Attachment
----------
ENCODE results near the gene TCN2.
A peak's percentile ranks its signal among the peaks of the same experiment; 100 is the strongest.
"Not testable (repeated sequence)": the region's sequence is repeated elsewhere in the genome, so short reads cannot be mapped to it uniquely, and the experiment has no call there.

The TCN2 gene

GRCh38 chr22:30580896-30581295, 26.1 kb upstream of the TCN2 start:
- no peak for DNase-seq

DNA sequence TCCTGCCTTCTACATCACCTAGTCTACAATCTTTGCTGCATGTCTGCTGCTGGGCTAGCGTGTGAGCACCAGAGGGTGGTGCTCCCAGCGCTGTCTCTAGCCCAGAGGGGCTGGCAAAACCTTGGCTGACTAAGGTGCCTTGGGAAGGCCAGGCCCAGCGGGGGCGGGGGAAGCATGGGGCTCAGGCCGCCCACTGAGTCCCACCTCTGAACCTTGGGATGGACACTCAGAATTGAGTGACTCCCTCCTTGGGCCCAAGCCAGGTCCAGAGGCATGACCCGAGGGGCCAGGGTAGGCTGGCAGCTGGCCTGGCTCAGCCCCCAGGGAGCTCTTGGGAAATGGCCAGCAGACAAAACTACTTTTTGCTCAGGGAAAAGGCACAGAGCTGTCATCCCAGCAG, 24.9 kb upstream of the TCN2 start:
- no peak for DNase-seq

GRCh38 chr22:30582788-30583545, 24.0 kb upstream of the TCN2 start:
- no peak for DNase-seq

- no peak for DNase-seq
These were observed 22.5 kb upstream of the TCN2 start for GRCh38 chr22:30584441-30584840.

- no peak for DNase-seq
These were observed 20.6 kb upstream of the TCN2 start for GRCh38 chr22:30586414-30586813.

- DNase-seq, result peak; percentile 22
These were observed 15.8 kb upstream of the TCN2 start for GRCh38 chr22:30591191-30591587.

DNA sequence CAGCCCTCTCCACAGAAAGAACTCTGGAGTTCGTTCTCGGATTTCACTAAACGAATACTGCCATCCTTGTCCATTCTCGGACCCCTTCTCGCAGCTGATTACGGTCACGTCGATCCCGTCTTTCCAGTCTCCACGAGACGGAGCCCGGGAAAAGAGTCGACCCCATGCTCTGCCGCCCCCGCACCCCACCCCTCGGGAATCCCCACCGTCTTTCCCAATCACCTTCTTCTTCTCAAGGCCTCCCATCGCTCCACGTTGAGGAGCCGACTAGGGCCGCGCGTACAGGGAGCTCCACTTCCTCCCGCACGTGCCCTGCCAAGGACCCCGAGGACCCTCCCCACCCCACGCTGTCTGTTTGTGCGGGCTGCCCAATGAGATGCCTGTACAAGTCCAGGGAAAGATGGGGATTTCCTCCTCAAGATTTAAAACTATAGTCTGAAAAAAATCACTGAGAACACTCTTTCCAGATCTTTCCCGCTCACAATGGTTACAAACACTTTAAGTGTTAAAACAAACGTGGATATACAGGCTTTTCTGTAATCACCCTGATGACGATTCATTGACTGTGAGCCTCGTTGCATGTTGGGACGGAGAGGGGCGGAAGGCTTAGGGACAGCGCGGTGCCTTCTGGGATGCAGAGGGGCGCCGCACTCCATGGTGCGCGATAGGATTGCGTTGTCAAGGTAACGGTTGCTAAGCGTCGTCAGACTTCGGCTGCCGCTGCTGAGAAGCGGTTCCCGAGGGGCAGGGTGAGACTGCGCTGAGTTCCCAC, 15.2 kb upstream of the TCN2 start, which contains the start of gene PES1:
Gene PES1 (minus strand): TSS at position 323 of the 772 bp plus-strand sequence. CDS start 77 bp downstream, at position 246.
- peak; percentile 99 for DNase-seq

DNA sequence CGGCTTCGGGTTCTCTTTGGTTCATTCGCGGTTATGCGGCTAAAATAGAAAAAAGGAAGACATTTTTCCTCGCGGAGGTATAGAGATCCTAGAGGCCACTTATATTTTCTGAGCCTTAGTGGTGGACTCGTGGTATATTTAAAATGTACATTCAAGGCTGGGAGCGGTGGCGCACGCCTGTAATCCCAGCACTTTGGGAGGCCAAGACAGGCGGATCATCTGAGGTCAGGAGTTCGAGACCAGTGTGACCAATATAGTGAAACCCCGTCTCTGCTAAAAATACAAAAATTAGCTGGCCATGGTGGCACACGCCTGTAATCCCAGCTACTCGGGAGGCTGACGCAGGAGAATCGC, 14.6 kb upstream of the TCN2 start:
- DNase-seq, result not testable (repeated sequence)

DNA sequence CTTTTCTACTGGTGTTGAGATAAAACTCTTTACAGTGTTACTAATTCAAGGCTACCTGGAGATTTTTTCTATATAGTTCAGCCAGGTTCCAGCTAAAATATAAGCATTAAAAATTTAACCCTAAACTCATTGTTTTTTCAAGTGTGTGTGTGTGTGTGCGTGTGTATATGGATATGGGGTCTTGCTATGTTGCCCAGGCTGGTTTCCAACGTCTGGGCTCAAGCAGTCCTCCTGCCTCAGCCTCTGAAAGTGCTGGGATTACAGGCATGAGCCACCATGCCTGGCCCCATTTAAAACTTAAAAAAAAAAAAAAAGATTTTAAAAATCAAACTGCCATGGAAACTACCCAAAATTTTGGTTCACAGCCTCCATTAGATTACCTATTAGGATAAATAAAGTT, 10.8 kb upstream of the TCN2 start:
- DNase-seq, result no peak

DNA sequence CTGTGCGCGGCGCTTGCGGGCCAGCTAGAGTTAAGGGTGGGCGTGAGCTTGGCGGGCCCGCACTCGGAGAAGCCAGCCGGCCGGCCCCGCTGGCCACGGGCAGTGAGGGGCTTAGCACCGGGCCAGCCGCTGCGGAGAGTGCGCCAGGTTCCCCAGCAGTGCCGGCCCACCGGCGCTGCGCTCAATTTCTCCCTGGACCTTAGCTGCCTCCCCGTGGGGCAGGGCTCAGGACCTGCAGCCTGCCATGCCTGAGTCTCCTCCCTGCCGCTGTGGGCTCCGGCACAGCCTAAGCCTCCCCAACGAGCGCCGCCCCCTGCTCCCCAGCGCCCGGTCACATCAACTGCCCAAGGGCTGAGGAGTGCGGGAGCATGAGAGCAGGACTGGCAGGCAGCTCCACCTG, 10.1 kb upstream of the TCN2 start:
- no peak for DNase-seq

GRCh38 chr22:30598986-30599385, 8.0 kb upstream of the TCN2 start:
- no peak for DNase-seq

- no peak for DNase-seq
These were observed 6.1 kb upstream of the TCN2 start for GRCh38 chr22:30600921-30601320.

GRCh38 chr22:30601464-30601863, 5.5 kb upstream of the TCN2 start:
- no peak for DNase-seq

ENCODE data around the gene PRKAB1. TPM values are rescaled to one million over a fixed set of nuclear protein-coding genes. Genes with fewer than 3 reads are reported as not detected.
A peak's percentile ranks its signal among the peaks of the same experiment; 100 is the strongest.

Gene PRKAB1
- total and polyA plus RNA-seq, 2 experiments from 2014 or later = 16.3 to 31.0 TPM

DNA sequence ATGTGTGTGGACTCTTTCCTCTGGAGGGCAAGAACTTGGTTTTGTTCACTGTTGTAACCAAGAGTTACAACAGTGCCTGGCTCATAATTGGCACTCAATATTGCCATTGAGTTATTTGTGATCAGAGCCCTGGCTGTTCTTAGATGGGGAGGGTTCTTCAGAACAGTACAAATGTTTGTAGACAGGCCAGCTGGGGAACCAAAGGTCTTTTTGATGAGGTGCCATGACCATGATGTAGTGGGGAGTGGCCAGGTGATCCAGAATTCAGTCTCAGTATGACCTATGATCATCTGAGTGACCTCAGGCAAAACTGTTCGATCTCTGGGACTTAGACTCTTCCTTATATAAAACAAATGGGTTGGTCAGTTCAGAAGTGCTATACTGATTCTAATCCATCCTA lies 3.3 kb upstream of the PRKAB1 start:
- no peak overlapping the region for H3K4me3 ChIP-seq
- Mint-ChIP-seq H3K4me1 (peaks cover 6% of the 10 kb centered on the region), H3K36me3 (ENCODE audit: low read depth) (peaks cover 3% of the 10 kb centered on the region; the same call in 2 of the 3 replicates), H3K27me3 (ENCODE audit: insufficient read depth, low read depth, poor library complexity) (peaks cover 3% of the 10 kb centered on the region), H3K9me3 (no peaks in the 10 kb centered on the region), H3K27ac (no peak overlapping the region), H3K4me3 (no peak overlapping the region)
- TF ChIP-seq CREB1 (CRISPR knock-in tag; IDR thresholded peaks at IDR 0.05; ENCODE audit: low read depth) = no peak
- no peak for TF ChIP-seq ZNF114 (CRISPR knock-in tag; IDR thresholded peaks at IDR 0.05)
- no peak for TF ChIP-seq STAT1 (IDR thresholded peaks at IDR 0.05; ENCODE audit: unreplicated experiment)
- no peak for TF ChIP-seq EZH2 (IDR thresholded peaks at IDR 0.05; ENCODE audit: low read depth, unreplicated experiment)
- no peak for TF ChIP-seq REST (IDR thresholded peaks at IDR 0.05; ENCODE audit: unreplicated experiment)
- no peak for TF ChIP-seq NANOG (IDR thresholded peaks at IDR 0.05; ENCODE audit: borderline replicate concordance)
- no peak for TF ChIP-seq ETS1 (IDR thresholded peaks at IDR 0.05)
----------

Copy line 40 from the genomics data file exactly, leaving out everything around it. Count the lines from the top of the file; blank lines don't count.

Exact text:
- no peak for TF ChIP-seq ZNF114 (CRISPR knock-in tag; IDR thresholded peaks at IDR 0.05)